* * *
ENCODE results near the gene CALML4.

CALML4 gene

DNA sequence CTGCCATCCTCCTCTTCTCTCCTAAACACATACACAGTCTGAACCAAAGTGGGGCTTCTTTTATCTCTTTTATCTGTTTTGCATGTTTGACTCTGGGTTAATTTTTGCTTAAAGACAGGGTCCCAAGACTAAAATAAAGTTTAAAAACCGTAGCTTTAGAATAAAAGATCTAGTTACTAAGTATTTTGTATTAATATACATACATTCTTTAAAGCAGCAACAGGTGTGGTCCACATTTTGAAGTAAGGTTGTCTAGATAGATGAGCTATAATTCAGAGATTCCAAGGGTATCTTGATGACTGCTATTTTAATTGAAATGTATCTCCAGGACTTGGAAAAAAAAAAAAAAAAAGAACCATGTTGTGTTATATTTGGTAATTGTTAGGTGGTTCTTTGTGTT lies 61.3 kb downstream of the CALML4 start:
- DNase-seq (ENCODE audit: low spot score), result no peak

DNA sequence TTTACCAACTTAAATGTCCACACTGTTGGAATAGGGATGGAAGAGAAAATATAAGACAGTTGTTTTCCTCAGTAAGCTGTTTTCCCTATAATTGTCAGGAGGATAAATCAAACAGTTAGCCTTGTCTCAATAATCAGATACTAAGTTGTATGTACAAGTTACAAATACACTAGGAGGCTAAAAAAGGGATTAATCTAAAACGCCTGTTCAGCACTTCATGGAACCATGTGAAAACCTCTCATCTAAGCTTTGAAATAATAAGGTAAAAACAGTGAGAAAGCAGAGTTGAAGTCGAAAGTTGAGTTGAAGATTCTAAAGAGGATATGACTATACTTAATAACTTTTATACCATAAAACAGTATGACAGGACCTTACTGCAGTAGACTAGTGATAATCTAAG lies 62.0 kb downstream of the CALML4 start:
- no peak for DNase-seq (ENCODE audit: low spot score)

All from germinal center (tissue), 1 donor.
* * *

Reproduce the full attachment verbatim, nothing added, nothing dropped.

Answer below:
ENCODE results near the gene CALML4.

CALML4 gene

DNA sequence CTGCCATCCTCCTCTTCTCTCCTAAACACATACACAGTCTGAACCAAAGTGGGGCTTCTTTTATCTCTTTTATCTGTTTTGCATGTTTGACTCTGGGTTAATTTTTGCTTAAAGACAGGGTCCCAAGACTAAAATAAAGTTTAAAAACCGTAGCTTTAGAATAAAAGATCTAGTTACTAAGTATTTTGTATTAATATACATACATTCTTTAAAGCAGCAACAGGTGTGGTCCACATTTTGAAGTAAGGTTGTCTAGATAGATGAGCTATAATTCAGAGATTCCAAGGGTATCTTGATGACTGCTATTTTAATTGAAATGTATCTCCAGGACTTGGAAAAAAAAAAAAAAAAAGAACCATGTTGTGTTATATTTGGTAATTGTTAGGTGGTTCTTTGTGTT lies 61.3 kb downstream of the CALML4 start:
- DNase-seq (ENCODE audit: low spot score), result no peak

DNA sequence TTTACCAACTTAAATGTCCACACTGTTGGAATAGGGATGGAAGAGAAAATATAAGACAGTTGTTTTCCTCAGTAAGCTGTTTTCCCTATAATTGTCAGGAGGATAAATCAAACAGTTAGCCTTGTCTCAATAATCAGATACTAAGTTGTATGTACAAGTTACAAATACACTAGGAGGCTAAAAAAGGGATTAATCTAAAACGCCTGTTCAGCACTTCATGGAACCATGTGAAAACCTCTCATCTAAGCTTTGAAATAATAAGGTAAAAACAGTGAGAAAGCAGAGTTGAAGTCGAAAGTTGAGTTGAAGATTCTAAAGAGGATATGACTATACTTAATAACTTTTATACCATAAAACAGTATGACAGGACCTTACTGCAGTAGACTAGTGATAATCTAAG lies 62.0 kb downstream of the CALML4 start:
- no peak for DNase-seq (ENCODE audit: low spot score)

All from germinal center (tissue), 1 donor.